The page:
I was only recently introduced to the term ‘Goblin mode’ by blogger Ally Bean in her post, “Deconstructing Goblin Mode: It Can Happen To The Best Of Us” and it got me thinking.
Firstly, for those unfamiliar with the term, ‘Goblin mode’ is a state of mind where people become slobs, go feral and don’t really care what others think. Ally refers to a recent article published in The Guardian newspaper entitled: “Slobbing out and giving up: why are so many people going ‘goblin mode’?” It’s an interesting article and explains that the pandemic is partly to blame by slowing down society, people’s expectations, and removing the need to keep up appearances. The article quoted a tech worker who said, “At home there’s no social pressure to follow norms, so you sort of lose the habit,” he says. “There’s also a feeling that we’re all fucked, so why bother?” This is probably a reference to the psychological impact of bad news and social media ‘winder-uppers’. If you think we will all perish in WW3 or due to environmental disasters caused by global warming, or will soon be penniless as the world economy crashes, or will run out of food, then I suppose it is hard to motivate oneself. But these people have stopped thinking. They have become numb, weird and socially inept and have given up.
It seems to me there are two aspects to Goblin mode.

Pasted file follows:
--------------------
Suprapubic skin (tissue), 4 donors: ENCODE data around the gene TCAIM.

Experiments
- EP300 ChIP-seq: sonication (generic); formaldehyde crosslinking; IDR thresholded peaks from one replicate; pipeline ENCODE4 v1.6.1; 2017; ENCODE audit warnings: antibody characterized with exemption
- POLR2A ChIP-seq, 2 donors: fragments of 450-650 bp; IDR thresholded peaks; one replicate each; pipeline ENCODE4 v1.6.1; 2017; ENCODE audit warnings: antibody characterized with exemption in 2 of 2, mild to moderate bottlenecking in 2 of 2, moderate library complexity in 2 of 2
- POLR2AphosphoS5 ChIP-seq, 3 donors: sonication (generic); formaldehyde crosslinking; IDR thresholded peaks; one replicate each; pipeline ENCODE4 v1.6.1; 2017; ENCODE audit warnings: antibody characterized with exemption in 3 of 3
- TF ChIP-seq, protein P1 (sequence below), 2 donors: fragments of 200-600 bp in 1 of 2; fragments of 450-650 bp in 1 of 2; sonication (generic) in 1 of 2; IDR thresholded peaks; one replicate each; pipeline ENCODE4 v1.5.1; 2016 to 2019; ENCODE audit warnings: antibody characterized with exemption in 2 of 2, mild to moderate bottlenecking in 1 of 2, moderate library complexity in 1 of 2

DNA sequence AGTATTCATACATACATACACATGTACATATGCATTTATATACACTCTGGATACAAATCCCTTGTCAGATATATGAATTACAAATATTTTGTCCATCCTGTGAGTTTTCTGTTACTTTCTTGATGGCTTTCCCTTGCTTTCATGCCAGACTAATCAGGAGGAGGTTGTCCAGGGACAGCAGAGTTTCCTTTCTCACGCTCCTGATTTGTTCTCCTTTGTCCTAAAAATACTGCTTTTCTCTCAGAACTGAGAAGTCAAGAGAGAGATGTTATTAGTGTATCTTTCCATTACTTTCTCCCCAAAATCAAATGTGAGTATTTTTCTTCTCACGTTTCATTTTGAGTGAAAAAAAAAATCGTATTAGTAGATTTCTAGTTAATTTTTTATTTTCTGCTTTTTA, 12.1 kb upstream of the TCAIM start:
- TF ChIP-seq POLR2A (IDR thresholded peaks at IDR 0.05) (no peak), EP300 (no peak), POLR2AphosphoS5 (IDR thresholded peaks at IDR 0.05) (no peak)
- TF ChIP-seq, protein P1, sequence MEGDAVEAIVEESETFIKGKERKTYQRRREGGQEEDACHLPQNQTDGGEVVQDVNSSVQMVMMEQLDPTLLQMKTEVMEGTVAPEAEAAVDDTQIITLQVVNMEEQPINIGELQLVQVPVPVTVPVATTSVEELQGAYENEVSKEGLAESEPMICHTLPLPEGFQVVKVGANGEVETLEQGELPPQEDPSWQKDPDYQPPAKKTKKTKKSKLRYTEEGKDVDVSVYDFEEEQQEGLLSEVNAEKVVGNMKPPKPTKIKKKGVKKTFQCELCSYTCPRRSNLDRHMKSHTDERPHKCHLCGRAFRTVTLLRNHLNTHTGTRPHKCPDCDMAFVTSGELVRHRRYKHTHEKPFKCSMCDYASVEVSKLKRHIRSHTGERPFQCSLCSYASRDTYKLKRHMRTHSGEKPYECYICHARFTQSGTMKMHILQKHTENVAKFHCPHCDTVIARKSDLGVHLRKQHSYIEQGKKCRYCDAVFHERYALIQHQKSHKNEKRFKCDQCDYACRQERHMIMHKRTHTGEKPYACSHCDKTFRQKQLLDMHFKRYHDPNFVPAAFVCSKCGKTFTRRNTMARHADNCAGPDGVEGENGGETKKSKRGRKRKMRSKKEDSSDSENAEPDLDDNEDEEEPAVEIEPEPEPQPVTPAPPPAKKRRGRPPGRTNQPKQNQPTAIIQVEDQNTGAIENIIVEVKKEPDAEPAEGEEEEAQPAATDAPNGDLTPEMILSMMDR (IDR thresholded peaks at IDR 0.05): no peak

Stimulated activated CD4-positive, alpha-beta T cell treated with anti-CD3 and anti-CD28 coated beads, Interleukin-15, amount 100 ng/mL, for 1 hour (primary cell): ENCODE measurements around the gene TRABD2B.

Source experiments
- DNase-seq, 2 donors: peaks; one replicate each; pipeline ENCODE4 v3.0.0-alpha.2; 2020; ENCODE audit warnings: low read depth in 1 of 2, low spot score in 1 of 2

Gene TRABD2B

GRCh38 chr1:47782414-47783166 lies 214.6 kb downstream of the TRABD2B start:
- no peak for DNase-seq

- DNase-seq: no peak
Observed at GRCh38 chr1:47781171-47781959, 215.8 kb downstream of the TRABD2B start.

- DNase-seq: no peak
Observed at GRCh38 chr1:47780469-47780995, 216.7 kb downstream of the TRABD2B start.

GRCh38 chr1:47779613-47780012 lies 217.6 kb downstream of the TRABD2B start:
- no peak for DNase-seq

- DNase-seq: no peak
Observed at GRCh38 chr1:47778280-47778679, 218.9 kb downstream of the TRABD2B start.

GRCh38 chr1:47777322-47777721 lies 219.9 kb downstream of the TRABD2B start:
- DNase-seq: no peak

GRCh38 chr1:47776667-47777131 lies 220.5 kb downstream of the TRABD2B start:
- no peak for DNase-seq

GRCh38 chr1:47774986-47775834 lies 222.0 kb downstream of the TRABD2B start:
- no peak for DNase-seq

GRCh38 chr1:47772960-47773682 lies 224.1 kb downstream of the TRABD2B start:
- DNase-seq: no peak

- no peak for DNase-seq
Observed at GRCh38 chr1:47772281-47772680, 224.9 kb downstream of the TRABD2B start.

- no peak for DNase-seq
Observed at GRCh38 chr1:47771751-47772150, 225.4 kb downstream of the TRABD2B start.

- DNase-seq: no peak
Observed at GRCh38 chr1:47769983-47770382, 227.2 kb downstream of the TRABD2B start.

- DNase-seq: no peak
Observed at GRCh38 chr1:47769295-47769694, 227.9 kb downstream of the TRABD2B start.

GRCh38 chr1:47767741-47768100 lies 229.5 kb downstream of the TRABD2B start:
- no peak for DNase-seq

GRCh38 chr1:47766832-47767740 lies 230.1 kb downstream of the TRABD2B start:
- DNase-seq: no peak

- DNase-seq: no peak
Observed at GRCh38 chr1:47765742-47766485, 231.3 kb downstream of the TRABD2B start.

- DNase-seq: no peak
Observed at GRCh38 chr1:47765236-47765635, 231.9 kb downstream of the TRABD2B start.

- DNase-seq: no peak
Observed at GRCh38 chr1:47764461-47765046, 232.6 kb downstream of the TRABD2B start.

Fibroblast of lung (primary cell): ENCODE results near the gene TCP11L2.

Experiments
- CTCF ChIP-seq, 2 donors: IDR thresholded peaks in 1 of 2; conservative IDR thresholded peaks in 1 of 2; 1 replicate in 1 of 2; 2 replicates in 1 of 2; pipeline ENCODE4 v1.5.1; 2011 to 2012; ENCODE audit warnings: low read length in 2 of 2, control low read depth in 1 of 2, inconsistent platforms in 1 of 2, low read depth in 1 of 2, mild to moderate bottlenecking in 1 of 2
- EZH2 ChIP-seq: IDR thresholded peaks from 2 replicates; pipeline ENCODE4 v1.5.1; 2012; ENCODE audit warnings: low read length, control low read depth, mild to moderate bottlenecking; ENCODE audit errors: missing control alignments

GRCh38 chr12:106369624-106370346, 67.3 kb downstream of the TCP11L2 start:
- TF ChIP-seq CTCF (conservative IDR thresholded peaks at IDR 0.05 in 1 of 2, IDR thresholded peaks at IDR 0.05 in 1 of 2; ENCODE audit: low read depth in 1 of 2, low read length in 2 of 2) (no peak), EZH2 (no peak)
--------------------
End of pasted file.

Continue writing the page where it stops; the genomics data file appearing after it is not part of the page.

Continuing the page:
First, ‘Slobbing out’. Since covid lockdowns, many people don’t go out to socialise as much and prefer staying in, dressing-down in loungewear to watch Netflix or YouTube or video games stuffing their faces with pizza and doritos. That’s fair enough. But often, when I go out, I see more and more people dressed like they’re ready for bed or ready to beg for the price of a meal. Some people can’t walk along the street without munching something and swigging a can or bottle (often disposed of anti-socially). I see more and more litter and dog poo everywhere. People are starting to look sloppy, they drive sloppily, and tradesmen often do a sloppy job – not just because they are not trained but because they have lost all pride. Of course, many people are working from home more. The comfort benefits of working from home have posed new challenges, such as avoiding ‘pyjama syndrome’. This is where the change in work schedules means people can’t separate work responsibilities and behaviours from leisure. Many companies complain about slipping standards since co-vid. I know some companies and workers use covid as an excuse for being lazy although I accept there are many valid reasons why employers and employees are not functioning as well as they used to. But I really don’t think we can blame ‘slobbing out’ on the pandemic, world news and the pressures of being human. So why are we turning into slobs?